In the early 70's, I flew to Havana and Varadero as a "charter pilot" bringing a fellow back and forth to the island for unknown reasons who later was indicted by the US government for dealing with the Cuban government and actually deported . The flights were always legal as we would clear customs and immigration on the island and then did the same upon arrival at Miami International Airport. Interestingly enough, the company he started in Florida to fly Cuban American's back and forth to Cuba is still in business today being run by his daughter. He died in the late 90's in Havana.

    In the 80's and 90's, flying for the airlines, I flew daily service to Havana from Miami International Airport and just as you said.. American's may now fly to the island legally as long as they are going for a reason ie: to study medical, agriculture, arts, fishing, etc. It wasn't uncommon prior to this time to walk around Havana or Varadero and see lot's of americans who arrived either through the Bahamas, Canada or Mexico during this time when travel to Cuba was restricted and "illegal."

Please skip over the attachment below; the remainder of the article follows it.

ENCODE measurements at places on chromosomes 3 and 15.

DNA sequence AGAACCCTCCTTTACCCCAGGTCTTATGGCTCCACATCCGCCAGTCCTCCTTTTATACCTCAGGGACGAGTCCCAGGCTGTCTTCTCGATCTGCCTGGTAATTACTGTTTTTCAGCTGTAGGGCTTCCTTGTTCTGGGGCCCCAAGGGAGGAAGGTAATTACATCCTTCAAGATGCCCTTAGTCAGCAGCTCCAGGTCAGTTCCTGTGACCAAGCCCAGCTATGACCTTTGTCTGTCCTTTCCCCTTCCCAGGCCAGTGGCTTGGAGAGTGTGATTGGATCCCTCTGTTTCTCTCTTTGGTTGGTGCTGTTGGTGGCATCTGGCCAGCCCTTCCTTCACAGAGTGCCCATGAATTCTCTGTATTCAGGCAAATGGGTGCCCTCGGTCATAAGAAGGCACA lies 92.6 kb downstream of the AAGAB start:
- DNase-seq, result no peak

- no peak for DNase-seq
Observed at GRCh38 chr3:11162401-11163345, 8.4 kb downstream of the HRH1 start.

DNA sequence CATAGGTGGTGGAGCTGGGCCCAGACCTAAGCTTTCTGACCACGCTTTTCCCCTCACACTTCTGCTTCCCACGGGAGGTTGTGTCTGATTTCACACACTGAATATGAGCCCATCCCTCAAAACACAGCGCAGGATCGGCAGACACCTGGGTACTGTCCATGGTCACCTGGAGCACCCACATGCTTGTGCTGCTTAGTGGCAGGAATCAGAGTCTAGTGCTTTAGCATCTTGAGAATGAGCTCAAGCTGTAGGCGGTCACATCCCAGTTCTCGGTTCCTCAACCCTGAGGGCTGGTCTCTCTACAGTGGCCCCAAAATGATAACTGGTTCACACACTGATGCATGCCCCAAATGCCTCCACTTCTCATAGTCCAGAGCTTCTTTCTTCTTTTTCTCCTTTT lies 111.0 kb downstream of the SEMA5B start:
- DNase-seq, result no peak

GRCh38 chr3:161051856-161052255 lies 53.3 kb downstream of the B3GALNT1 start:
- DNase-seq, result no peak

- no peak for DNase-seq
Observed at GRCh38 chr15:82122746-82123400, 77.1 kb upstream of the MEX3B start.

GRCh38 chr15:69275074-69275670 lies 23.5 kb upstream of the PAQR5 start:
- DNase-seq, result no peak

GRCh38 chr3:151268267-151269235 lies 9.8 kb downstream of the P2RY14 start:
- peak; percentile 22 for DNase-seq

It wasn't the Cuban government that was the problem.. it was the US government that wouldn't give authorization for the visa that is required. The Cubans were more than happy to take our revenue as evidenced by the stamping of a piece of paper placed in your passport only to be removed when you left the island to fly back to Canada, Bahamas or Mexico. The US government caught on to this eventually and had agents waiting in these destinations to catch the people as they came off the Havana flights.

    One thing I found differently flying to Cuba versus boating was that in Havana (we actually had a few times where we had to layover due to a mechanical issue versus flying down and back in the same day), I found that the dollar was accepted almost everywhere. As a matter of fact, in the Jose Marti Airport terminal where we arrived, the stores ONLY accept US dollars.

    Interesting factoid, back in 1984, I was aboard an aircraft hijacked to Cuba.

    Us dollars had to be collected by the passengers, given to the Swiss embassy (the US only has an Interest Section in Cuba versus an embassy) who converted them to cuban pesos to pay for the fuel and "steak dinner" that was provided by the hospitable people at the airport. The steak (Soviet meat) was disgusting... like shoe leather.

    Thanks again for a marvelous post!

    Cheers

    Eric
    PLANE FISH N